The cost of fighting wildfires has skyrocketed, and so too have growing concerns over the current system of wildfire funding. The current cycle of underfunding fire suppression has created a system that forces federal agencies to dip into fire prevention funding just to fight this year's fires.
The practice of borrowing fire prevention funds to pay for fire suppression means the Forest Service has been unable to pay for projects that will prevent more frequent and severe wildfires in the future.
To combat this, Ron proposed a wildfire funding bill with Idaho Sen. Mike Crapo to end the dangerous cycle of raiding fire prevention accounts to fight fires by funding the largest wildfires like other natural disasters.
- OPB: USFS Spends $10M Per Day On Wildfires In Oregon
“Nationwide, the agencies spend $150 million per week on fire suppression. The cost of fighting wildfires has soared. It’s now 52 percent of the Forest Service’s budget, Vilsack said. ‘(It’s) the first time in the history of the Forest Service that we’re spending more money for fire suppression than anything else,’ he said.”
Here's a roundup of recent stories on the growing fire funding problem, and the need to pass Ron's solution:
- The Register Guard: Put end to ‘fire borrowing’
“Congress should waste no time passing this legislation, which comes amid predictions of a catastrophic fire season. Interior Secretary Sally Jewell and Agriculture Secretary Tom Vilsack recently warned that wildfire-fighting costs could run hundreds of millions over budget.”
- KATU News: Federal and state firefighting coordinators hear dire forecast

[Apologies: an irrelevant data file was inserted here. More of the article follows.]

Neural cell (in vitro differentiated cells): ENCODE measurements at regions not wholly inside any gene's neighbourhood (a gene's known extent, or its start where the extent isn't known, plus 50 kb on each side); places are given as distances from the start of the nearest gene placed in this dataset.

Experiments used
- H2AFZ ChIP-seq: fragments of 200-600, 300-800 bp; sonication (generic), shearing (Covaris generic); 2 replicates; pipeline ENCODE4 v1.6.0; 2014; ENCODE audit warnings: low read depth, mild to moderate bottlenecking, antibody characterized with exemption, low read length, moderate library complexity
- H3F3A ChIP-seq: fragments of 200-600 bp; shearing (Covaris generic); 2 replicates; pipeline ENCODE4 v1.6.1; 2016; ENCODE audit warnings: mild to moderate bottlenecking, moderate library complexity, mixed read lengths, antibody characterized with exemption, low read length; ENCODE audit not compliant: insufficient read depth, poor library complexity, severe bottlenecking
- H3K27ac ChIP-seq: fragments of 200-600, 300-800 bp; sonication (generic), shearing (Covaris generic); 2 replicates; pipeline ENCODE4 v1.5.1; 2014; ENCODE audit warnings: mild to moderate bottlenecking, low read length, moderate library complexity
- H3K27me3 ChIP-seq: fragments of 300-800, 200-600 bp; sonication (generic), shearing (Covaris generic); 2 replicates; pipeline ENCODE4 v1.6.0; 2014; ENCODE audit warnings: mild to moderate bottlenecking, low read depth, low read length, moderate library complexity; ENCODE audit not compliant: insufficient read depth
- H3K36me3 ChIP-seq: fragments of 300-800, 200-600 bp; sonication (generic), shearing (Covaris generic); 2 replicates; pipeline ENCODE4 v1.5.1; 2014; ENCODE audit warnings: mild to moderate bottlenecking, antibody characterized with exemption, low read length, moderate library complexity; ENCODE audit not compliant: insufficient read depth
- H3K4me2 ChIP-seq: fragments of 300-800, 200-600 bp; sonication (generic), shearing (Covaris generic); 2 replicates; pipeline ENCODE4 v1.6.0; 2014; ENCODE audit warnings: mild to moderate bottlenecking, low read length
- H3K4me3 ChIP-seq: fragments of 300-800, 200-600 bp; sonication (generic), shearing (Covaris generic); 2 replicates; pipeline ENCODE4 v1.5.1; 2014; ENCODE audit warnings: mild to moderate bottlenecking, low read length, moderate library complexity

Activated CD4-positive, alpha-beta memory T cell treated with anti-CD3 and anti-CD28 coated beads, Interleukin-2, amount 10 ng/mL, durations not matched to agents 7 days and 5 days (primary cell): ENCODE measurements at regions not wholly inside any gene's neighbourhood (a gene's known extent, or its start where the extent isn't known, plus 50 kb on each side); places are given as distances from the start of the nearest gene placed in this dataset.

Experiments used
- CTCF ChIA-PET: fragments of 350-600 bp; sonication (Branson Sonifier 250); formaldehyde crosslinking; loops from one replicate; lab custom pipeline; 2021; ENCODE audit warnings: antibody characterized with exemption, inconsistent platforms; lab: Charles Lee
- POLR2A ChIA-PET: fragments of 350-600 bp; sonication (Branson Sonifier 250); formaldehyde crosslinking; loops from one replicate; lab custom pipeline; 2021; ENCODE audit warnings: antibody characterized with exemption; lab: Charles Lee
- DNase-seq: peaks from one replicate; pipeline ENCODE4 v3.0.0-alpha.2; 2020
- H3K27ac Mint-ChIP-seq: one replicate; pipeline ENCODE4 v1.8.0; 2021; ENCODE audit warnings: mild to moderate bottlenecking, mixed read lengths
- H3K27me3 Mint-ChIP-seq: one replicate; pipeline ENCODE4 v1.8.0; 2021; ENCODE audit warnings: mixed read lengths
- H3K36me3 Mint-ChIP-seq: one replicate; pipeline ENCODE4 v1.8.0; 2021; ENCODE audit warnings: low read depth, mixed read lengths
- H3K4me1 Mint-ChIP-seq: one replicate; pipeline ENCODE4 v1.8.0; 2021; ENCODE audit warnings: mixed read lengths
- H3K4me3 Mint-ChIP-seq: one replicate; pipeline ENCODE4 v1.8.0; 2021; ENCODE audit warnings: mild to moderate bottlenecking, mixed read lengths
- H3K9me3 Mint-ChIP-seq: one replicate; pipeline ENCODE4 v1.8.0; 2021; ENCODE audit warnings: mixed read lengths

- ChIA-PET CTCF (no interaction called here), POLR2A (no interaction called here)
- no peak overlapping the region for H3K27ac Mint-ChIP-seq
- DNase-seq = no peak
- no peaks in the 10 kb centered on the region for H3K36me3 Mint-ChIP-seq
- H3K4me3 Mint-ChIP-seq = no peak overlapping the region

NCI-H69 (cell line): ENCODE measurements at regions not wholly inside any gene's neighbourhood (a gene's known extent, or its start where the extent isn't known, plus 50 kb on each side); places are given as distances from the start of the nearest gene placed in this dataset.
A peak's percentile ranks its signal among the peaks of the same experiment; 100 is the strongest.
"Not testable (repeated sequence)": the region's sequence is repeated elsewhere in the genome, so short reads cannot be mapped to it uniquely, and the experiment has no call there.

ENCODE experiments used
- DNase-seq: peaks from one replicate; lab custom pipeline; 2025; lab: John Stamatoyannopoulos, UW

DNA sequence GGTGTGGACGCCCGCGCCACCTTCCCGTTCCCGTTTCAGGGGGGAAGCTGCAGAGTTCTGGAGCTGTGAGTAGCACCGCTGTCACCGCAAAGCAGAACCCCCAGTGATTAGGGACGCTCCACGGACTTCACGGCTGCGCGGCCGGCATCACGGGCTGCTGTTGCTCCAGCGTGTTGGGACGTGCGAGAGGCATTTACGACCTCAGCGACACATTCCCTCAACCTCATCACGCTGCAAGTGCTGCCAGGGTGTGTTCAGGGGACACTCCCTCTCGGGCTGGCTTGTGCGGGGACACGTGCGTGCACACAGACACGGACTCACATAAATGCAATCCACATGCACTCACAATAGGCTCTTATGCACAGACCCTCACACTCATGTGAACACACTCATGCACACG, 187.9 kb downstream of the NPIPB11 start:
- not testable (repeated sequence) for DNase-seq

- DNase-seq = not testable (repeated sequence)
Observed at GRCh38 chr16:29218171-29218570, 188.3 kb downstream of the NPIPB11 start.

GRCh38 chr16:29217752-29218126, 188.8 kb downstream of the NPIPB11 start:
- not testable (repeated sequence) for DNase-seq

“’ We will take action; we always have taken action. It will affect some other program delivery though,’ said Jim Peña, the U.S. Forest Service Pacific Northwest Regional Forester.
That can mean taking the ax to forest fire prevention programs.”
- Portland Tribune: Wyden, U.S. agriculture secretary to get update on Western wildfires
“Unless Congress acts, Americans will continue gradually losing the benefits of our forests — fewer available campgrounds, erosion polluting our streams and rivers, lost jobs as timber projects stall, and most ironically and worryingly, more frequent and more severe wildfires as we loot fire prevention to pay for the fires burning right now.”
- LA Times: As wildfires rage and budgets dwindle, more federal funds sought for firefighting
“We have a national treasure here, and we want to do a better job of preserving and protecting that national treasure. We just simply have to have the resources and the flexibility to do so, and Sen. Wyden's bill will give us that opportunity.”
- Capital Press: Wyden seeks change in Forest Service wildfire budgeting
“Forest and rangeland officials have counted 3,382 fires in Oregon and Washington since June 1, with 1.4 million acres burned. Three firefighters died in Washington, and dozens of homes and outbuildings have been destroyed in the two states. To date, the fires have cost an estimated $370 million to fight, with nearly 11,000 firefighters deployed. Fire managers have counted nearly 60,000 lightning strikes this summer.”
- Coloradoan: U.S. spending $150 million per week on wildfires
“Wyden has introduced legislation that would treat the most severe fires as natural disasters and use disaster relief funds to fight them. This should prevent the need to shift money from other uses.”
- Spokesman-Review: As wildfire costs continue to rise, Crapo, Wyden, Risch say it’s time to change how firefighting is funded
“The bill, the Wildfire Disaster Funding Act, has 16 Senate cosponsors from both parties and support from 250 organizations; an identical version in the House, sponsored by Idaho Rep. Mike Simpson, has 124 co-sponsors from both parties, including lead co-sponsor Rep. Kurt Schrader, D-Ore.”
- KTVZ: Wyden secures backing for wildfire funding fix
“’We know that wildfires are going to continue to be a threat, and we can better prepare for the increasing costs of wildland fire management by making needed changes that will support the preparation of firefighters and land managers,’ Crapo said in a statement for the record. ‘That is why I partnered with Senator Ron Wyden in introducing legislation, the Wildfire Disaster Funding Act, to provide for more efficient and effective fire management.’”